BMW, Ford, Mercedes and Volvo to share live road safety data car-to-car
Pilot project will see cars share data warning of slippery roads and vehicles with active hazard warning lights
The initiative will see cars send alerts to a cloud database that is accessible to all members of the scheme, enabling safety data collected by a BMW, for example, to be accessed by a following Mercedes.
In practice, this means that when a driver activates their hazard warning lights, or makes an emergency call via eCall, this information will be sent anonymously to a cloud server before being relayed to the infotainment systems of other vehicles in the vicinity.
BMW will be the first company to make its safety data freely accessible, confirming that customer's cars will ask them if they want to share anonymous data from 1 July, though BMW and MINI owners will be able to opt out of the scheme at any time. The firm says its cars will be able to send out warnings for broken-down vehicles, poor visibility and wet or icy roads and that “going forward, every BMW and MINI driver who provides anonymised data will be helping improve overall road safety.”
Mercedes will also be taking part in the project, though its parent company, Daimler, says "will only use the test fleet for the project - no customer data will be collected."
Volvo’s Hazard Light Alert system, meanwhile, will send out alerts when a driver activates their hazard warning lights, while the firm’s Slippery Road Alert system will generate warnings when low-grip conditions are detected. Earlier in the year, Volvo announced all its cars would share safety information with each other from 2020, with the firm stressing at the time that it was keen for other carmakers to follow suit.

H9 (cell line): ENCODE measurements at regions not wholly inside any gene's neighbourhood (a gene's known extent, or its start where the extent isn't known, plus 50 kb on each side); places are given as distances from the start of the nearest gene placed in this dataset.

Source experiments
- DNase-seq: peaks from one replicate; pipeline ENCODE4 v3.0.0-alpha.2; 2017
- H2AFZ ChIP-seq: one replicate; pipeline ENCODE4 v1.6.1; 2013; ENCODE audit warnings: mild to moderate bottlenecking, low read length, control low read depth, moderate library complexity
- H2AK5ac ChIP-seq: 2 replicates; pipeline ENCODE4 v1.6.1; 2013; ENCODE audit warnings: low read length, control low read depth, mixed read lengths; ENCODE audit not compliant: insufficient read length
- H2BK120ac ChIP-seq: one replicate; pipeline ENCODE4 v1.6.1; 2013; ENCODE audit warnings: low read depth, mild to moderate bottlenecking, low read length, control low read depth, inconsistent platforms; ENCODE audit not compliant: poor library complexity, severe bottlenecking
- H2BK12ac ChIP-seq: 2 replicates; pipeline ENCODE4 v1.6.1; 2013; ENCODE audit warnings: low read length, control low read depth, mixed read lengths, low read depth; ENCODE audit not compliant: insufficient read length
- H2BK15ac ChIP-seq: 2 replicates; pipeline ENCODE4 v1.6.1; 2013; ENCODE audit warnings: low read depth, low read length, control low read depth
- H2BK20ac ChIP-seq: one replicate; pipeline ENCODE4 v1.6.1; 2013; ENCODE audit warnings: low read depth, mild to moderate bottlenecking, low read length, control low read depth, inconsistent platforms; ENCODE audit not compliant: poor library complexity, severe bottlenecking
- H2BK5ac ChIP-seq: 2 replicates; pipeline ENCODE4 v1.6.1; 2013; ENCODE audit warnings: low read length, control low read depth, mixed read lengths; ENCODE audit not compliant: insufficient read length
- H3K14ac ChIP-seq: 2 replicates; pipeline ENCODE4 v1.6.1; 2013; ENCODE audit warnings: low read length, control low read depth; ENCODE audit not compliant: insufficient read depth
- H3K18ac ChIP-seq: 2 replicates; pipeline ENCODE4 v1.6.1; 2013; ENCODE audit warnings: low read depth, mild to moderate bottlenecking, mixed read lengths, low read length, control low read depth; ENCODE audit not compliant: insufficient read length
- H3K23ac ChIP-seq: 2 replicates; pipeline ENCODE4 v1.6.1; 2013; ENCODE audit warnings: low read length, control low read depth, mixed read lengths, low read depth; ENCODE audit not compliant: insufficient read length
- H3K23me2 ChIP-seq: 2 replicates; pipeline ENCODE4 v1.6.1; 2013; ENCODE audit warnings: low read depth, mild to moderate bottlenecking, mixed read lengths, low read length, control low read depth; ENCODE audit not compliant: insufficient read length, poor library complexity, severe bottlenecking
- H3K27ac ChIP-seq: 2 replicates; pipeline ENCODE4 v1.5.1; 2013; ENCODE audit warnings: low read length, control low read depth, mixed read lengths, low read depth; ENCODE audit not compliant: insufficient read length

As well as four key carmakers, the scheme will see navigation firms HERE and TomTom help gather, anonymise and transmit the data to other road users. The project begin in the Netherlands before branching out to Germany, Spain, Finland, Sweden and Luxembourg.
Christoph Grote, senior vice-president of electronics at BMW, said “we are proud to blaze this trail with our partners. When it comes to road safety, there are no competitors, only partners.” Volvo CEO Håkan Samuelsson echoed those sentiments, saying: “We think this type of anonymised data sharing should be done for free, for the greater good and to the wider benefit of society. It saves lives, time and taxpayer money”.